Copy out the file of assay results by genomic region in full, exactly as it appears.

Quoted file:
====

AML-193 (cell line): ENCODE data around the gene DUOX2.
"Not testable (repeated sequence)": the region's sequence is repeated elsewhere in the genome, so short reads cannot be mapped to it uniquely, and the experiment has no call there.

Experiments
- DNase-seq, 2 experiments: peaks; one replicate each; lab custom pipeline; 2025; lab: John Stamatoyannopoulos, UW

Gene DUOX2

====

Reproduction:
AML-193 (cell line): ENCODE data around the gene DUOX2.
"Not testable (repeated sequence)": the region's sequence is repeated elsewhere in the genome, so short reads cannot be mapped to it uniquely, and the experiment has no call there.

Experiments
- DNase-seq, 2 experiments: peaks; one replicate each; lab custom pipeline; 2025; lab: John Stamatoyannopoulos, UW

Gene DUOX2